SAN FRANCISCO —A federal judge in San Francisco found Pacific Gas & Electric Corp. violated its probation in a criminal case stemming from a deadly gas explosion in 2010 and berated the utility Wednesday for not doing enough to prevent its equipment from causing more wildfires.

The utility’s return to a U.S. courtroom came a day after it declared bankruptcy, as it tries to convince a judge not to order dramatic steps to try to mitigate wildfires in the future.

U.S. Judge William Alsup upheld a finding that PG&E failed to notify probation officials that a prosecutor’s office had opened a full investigation into the utility’s role in a 2017 California wildfire.

He also told attorneys for the company that safety was not PG&E’s No. 1 priority and the company could have invested more on trimming trees.

“To my mind, there’s a very clear-cut pattern here that PG&E is starting these fires,” Alsup said. “More money could have been spent. It’s not enough to just come in here and say, ‘Judge we’re trying to mitigate it.’ That’s platitudes.”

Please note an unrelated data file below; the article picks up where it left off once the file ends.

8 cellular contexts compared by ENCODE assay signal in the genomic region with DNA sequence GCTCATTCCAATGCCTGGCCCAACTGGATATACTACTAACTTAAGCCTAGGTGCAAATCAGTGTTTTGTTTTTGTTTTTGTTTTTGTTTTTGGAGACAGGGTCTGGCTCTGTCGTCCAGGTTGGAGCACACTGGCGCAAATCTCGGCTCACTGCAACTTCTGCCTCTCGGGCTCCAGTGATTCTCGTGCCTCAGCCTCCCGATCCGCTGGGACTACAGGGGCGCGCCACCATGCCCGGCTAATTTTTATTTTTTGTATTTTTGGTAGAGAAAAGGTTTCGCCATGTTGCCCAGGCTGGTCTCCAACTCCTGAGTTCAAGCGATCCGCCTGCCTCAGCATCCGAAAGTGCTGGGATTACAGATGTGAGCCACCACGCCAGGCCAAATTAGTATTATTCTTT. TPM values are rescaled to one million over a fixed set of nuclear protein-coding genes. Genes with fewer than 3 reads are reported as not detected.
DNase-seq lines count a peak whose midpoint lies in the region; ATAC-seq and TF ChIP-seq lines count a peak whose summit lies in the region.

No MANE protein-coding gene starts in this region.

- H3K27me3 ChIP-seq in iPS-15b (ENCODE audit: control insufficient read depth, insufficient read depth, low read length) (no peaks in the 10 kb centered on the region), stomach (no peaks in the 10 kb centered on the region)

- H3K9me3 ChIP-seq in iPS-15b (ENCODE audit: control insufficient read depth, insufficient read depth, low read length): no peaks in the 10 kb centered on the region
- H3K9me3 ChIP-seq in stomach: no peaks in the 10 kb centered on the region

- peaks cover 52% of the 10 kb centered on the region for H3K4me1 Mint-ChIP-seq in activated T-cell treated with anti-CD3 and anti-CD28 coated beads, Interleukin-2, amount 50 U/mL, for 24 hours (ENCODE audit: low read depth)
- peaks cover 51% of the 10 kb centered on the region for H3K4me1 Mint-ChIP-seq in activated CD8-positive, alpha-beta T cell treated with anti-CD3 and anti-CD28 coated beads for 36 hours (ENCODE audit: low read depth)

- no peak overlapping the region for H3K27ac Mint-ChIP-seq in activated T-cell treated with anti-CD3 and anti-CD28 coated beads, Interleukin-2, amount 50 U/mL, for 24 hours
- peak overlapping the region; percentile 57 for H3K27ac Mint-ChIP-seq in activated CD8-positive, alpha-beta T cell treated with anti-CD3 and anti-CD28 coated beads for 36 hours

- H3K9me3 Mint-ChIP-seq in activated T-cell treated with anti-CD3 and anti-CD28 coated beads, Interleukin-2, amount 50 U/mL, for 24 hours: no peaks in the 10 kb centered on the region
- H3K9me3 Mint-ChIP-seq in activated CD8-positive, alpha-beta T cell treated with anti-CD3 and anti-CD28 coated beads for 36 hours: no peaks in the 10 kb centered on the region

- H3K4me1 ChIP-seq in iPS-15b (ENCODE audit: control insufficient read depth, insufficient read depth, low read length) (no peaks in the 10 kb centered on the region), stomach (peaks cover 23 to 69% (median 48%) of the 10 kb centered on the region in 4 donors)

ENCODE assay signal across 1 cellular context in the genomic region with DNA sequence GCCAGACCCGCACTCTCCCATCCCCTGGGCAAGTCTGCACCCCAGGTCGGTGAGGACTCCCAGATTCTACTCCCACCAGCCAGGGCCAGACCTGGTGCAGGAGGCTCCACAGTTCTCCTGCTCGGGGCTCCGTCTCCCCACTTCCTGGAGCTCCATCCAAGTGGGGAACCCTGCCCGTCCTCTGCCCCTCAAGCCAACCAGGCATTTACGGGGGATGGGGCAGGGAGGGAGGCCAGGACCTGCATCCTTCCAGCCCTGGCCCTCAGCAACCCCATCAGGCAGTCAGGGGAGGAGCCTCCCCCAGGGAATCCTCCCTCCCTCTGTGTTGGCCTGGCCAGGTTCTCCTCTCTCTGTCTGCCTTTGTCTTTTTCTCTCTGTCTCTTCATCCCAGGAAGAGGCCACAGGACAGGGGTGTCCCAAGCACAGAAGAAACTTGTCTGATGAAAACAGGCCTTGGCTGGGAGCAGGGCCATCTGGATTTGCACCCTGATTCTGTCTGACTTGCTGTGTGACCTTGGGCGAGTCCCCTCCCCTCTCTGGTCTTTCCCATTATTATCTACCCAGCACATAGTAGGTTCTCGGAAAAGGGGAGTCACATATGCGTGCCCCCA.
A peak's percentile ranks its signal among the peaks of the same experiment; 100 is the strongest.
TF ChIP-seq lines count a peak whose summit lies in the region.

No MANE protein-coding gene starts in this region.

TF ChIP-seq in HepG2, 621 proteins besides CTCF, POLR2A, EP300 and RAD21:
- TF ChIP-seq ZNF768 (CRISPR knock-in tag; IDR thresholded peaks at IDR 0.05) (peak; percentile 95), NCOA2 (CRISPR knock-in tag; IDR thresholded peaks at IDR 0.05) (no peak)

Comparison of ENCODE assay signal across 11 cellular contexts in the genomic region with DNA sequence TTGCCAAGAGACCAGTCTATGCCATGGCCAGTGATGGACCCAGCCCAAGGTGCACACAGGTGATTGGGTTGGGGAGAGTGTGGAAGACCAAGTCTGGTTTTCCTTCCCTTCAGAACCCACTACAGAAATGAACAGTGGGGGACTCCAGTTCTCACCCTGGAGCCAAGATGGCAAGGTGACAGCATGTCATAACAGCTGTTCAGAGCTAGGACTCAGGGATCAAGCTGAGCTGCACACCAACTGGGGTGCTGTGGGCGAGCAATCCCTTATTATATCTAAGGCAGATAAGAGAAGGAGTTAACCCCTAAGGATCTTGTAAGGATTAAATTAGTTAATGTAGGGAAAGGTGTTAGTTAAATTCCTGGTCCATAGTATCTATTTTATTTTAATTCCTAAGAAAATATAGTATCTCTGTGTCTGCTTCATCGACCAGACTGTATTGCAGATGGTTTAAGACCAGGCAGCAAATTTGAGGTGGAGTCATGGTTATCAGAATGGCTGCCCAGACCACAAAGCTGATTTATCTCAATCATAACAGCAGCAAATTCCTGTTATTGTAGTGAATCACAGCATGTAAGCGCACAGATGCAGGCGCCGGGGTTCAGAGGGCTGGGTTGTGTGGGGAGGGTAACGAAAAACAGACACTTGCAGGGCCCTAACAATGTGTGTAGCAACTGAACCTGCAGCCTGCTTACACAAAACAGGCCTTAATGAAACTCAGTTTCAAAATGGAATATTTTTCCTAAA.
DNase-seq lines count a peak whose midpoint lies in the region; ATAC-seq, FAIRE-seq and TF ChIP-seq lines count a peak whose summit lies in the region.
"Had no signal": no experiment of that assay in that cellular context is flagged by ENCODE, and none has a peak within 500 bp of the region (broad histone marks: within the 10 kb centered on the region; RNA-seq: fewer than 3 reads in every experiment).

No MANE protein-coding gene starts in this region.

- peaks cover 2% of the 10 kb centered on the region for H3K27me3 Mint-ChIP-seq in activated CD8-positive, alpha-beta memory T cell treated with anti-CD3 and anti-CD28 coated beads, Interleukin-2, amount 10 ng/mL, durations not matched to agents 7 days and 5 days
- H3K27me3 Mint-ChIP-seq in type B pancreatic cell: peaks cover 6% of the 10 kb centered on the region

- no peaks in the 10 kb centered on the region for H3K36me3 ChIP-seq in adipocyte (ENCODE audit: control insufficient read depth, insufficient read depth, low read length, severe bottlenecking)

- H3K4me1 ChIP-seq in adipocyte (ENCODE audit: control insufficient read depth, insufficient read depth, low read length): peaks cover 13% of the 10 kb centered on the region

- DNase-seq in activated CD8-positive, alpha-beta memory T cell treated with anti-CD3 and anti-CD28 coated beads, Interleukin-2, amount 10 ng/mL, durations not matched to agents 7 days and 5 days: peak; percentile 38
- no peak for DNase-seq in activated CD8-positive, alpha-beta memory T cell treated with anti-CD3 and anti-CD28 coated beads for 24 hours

Alsup is overseeing a criminal conviction against PG&E on pipeline safety charges.

He previously proposed as part of PG&E’s probation that it remove or trim all trees that could fall onto its power lines in high winds and shut off power at times when fire is a risk.

Kate Dyer, an attorney for PG&E, said the company had communicated with probation officials and didn’t hear until recently that it had fallen short.

Alsup said his goal was to prevent PG&E equipment from causing any wildfires during the 2019 fire season. PG&E shot back in a court filing last week that the judge’s proposals would endanger lives and could cost $150 billion to implement.

Only subscribers are eligible to post comments. Please subscribe or to participate in the conversation. Here’s why.

Use the form below to reset your password. When you've submitted your account email, we will send an email with a reset code.